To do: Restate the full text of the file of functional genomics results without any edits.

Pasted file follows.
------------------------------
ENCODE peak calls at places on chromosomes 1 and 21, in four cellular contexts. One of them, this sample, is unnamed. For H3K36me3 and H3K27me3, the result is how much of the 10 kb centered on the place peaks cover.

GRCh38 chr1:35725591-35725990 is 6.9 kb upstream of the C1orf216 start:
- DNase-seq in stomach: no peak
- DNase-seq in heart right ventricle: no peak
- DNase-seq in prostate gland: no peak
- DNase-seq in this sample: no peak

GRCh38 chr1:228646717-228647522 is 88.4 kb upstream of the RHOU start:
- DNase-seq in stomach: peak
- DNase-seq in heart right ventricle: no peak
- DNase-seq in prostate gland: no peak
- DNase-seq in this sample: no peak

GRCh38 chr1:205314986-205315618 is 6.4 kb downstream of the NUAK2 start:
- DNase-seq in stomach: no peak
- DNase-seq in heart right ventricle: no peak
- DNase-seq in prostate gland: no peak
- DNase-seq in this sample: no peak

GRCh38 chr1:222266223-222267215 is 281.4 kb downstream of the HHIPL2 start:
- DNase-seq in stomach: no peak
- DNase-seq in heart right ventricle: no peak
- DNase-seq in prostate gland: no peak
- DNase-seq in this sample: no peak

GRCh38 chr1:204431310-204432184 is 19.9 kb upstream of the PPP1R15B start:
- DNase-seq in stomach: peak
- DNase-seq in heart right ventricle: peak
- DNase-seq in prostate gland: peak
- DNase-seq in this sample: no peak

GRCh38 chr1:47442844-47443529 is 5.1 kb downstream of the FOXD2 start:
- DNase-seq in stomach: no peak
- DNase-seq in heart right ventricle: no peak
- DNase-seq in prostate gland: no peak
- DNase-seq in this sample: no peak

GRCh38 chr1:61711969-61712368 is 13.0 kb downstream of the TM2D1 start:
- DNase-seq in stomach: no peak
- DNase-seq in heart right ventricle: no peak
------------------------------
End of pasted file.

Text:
ENCODE peak calls at places on chromosomes 1 and 21, in four cellular contexts. One of them, this sample, is unnamed. For H3K36me3 and H3K27me3, the result is how much of the 10 kb centered on the place peaks cover.

GRCh38 chr1:35725591-35725990 is 6.9 kb upstream of the C1orf216 start:
- DNase-seq in stomach: no peak
- DNase-seq in heart right ventricle: no peak
- DNase-seq in prostate gland: no peak
- DNase-seq in this sample: no peak

GRCh38 chr1:228646717-228647522 is 88.4 kb upstream of the RHOU start:
- DNase-seq in stomach: peak
- DNase-seq in heart right ventricle: no peak
- DNase-seq in prostate gland: no peak
- DNase-seq in this sample: no peak

GRCh38 chr1:205314986-205315618 is 6.4 kb downstream of the NUAK2 start:
- DNase-seq in stomach: no peak
- DNase-seq in heart right ventricle: no peak
- DNase-seq in prostate gland: no peak
- DNase-seq in this sample: no peak

GRCh38 chr1:222266223-222267215 is 281.4 kb downstream of the HHIPL2 start:
- DNase-seq in stomach: no peak
- DNase-seq in heart right ventricle: no peak
- DNase-seq in prostate gland: no peak
- DNase-seq in this sample: no peak

GRCh38 chr1:204431310-204432184 is 19.9 kb upstream of the PPP1R15B start:
- DNase-seq in stomach: peak
- DNase-seq in heart right ventricle: peak
- DNase-seq in prostate gland: peak
- DNase-seq in this sample: no peak

GRCh38 chr1:47442844-47443529 is 5.1 kb downstream of the FOXD2 start:
- DNase-seq in stomach: no peak
- DNase-seq in heart right ventricle: no peak
- DNase-seq in prostate gland: no peak
- DNase-seq in this sample: no peak

GRCh38 chr1:61711969-61712368 is 13.0 kb downstream of the TM2D1 start:
- DNase-seq in stomach: no peak
- DNase-seq in heart right ventricle: no peak